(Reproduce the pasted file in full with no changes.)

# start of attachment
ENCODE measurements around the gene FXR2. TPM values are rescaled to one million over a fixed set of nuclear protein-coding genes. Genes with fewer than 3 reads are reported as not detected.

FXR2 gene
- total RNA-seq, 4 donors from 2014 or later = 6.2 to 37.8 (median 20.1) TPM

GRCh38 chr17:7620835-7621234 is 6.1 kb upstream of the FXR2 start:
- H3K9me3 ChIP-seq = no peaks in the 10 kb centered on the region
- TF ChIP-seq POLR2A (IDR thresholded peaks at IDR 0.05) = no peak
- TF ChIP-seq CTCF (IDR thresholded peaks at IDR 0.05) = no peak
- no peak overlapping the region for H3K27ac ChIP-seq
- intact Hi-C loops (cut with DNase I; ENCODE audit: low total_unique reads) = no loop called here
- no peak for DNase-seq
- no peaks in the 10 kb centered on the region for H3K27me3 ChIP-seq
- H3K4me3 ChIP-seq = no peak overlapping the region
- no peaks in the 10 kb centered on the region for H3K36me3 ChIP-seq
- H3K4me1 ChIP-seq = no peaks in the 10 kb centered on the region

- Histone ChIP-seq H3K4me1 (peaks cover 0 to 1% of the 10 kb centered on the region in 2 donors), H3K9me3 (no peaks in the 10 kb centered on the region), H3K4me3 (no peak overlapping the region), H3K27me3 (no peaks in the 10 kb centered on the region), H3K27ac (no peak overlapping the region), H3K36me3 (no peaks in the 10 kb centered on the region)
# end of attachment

ENCODE measurements around the gene FXR2. TPM values are rescaled to one million over a fixed set of nuclear protein-coding genes. Genes with fewer than 3 reads are reported as not detected.

FXR2 gene
- total RNA-seq, 4 donors from 2014 or later = 6.2 to 37.8 (median 20.1) TPM

GRCh38 chr17:7620835-7621234 is 6.1 kb upstream of the FXR2 start:
- H3K9me3 ChIP-seq = no peaks in the 10 kb centered on the region
- TF ChIP-seq POLR2A (IDR thresholded peaks at IDR 0.05) = no peak
- TF ChIP-seq CTCF (IDR thresholded peaks at IDR 0.05) = no peak
- no peak overlapping the region for H3K27ac ChIP-seq
- intact Hi-C loops (cut with DNase I; ENCODE audit: low total_unique reads) = no loop called here
- no peak for DNase-seq
- no peaks in the 10 kb centered on the region for H3K27me3 ChIP-seq
- H3K4me3 ChIP-seq = no peak overlapping the region
- no peaks in the 10 kb centered on the region for H3K36me3 ChIP-seq
- H3K4me1 ChIP-seq = no peaks in the 10 kb centered on the region

- Histone ChIP-seq H3K4me1 (peaks cover 0 to 1% of the 10 kb centered on the region in 2 donors), H3K9me3 (no peaks in the 10 kb centered on the region), H3K4me3 (no peak overlapping the region), H3K27me3 (no peaks in the 10 kb centered on the region), H3K27ac (no peak overlapping the region), H3K36me3 (no peaks in the 10 kb centered on the region)